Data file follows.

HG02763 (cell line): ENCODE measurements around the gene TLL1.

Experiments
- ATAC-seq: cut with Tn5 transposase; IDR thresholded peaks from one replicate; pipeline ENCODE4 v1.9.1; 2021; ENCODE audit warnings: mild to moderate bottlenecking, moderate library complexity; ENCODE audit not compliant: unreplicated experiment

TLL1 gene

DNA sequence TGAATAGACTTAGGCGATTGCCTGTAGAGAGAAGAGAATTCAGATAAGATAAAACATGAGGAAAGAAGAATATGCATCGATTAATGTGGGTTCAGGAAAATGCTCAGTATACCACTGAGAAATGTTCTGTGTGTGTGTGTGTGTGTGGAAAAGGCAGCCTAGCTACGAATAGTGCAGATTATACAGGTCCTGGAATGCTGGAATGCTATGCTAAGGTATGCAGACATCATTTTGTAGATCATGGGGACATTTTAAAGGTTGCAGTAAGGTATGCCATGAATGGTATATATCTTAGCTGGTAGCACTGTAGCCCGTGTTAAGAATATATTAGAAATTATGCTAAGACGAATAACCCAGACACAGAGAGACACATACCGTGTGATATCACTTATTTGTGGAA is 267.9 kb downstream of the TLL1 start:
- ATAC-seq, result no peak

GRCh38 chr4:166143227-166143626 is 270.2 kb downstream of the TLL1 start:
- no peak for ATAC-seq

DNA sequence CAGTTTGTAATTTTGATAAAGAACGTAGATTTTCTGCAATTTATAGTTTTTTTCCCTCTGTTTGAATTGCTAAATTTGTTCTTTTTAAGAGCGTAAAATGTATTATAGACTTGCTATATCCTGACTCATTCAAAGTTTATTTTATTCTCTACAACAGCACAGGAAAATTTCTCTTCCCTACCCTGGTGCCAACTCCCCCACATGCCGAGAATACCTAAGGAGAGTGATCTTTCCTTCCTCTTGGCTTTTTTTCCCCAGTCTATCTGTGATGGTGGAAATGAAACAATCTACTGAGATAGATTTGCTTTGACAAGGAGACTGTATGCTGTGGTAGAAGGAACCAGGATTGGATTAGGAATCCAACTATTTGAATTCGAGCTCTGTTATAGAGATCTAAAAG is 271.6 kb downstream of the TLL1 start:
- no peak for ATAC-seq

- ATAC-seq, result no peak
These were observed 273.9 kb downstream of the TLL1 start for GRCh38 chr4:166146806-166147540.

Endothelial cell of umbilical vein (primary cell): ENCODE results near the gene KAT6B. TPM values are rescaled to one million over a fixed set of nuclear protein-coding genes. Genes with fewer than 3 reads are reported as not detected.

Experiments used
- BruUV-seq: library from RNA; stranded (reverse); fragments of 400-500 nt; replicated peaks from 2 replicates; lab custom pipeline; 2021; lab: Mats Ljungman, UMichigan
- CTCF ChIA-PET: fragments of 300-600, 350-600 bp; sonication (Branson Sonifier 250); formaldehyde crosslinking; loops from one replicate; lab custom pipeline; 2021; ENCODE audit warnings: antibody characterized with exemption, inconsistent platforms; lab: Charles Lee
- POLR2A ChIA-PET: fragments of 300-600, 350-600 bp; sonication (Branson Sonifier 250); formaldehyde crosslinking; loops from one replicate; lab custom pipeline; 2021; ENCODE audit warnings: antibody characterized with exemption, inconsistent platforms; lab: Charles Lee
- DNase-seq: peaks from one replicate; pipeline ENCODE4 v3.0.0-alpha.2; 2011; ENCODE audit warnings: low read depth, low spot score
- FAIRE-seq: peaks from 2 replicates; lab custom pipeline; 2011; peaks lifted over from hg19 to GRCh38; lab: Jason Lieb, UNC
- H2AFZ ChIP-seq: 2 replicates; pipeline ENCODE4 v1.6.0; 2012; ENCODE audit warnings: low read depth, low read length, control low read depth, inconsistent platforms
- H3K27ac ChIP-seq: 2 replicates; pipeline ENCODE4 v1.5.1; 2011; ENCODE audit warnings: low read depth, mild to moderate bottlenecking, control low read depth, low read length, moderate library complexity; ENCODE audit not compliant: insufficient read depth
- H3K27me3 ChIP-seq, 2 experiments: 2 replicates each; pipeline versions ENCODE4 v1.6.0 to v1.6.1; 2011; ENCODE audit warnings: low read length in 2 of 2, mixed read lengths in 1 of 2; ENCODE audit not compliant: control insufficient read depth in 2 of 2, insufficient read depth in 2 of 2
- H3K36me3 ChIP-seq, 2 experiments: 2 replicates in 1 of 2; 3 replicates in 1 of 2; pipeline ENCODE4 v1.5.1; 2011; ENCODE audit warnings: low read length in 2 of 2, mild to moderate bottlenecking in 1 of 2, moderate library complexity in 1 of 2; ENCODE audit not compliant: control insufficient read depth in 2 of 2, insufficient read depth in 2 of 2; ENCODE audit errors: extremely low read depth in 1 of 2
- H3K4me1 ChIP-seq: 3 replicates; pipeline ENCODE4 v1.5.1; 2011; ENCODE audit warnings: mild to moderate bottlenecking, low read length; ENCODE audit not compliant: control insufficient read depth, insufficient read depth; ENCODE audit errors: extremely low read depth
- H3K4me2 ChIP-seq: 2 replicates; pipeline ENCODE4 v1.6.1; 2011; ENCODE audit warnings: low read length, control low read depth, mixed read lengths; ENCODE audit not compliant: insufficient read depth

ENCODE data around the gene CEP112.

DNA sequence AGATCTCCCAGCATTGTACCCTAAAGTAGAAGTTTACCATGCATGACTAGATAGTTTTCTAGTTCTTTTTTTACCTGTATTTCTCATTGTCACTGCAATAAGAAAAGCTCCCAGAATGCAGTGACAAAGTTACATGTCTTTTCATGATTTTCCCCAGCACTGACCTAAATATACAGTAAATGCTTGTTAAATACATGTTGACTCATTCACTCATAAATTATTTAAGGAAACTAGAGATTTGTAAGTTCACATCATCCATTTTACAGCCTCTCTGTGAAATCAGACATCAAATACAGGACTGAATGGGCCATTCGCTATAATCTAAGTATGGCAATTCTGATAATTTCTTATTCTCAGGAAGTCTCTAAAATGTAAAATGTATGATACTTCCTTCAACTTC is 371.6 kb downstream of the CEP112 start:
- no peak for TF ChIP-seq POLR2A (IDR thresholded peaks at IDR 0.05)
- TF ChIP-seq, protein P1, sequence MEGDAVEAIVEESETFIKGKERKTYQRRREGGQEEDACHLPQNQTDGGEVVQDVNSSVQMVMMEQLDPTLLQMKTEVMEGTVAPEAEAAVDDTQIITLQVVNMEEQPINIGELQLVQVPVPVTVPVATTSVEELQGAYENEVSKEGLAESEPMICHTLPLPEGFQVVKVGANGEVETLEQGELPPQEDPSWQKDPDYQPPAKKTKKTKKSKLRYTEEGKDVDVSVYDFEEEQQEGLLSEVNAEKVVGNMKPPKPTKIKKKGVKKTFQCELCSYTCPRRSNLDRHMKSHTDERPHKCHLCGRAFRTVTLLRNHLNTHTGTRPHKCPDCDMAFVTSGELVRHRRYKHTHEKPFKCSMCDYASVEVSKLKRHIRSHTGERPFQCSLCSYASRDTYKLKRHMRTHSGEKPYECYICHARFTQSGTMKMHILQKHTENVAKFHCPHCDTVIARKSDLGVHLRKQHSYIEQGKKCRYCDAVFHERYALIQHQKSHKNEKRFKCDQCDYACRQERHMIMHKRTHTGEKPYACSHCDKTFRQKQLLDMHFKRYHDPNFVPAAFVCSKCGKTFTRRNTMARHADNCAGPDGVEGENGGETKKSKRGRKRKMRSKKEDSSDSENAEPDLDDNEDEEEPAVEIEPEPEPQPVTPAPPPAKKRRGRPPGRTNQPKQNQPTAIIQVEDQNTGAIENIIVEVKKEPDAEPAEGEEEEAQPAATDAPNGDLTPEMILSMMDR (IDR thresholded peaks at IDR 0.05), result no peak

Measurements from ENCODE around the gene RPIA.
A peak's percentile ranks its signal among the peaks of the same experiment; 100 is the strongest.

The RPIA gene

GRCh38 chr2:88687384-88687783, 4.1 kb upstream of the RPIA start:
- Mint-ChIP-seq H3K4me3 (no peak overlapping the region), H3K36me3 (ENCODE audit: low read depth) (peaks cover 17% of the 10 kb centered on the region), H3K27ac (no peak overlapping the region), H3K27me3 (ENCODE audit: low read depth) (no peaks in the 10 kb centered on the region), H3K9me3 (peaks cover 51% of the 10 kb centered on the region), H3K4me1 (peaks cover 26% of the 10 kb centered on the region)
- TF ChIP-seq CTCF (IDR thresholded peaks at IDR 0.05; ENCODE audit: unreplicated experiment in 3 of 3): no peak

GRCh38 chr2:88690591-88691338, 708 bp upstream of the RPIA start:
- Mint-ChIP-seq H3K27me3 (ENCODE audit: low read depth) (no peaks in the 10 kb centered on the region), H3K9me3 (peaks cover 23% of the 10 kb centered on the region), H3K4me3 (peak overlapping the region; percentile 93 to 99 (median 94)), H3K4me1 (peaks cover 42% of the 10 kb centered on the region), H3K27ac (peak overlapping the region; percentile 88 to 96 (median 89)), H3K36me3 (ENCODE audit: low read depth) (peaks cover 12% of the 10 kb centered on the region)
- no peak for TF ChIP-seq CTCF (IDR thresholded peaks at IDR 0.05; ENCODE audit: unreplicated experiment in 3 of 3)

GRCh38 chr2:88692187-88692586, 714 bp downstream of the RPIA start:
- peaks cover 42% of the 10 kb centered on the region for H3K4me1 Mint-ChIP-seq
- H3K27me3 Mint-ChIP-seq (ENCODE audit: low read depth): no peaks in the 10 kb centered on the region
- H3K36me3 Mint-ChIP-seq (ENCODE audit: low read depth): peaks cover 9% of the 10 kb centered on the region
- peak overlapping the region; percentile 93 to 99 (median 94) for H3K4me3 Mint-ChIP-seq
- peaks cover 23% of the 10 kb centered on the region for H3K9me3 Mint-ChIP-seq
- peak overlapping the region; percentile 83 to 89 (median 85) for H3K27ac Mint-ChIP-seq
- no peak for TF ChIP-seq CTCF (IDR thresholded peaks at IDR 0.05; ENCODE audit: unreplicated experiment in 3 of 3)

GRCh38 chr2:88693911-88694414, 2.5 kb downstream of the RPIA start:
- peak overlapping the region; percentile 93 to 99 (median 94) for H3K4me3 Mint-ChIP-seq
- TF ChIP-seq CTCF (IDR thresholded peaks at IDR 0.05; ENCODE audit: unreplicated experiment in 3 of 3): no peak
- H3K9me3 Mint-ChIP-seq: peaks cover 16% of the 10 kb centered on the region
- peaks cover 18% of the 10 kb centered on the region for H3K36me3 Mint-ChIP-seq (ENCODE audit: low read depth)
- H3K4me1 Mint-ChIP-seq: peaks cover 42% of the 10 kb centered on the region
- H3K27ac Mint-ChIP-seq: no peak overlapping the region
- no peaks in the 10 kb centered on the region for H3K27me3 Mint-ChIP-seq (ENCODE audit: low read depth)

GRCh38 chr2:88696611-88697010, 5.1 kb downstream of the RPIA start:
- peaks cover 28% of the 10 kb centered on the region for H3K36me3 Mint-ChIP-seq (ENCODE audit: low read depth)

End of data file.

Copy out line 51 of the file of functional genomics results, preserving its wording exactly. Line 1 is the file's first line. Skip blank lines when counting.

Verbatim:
- peaks cover 18% of the 10 kb centered on the region for H3K36me3 Mint-ChIP-seq (ENCODE audit: low read depth)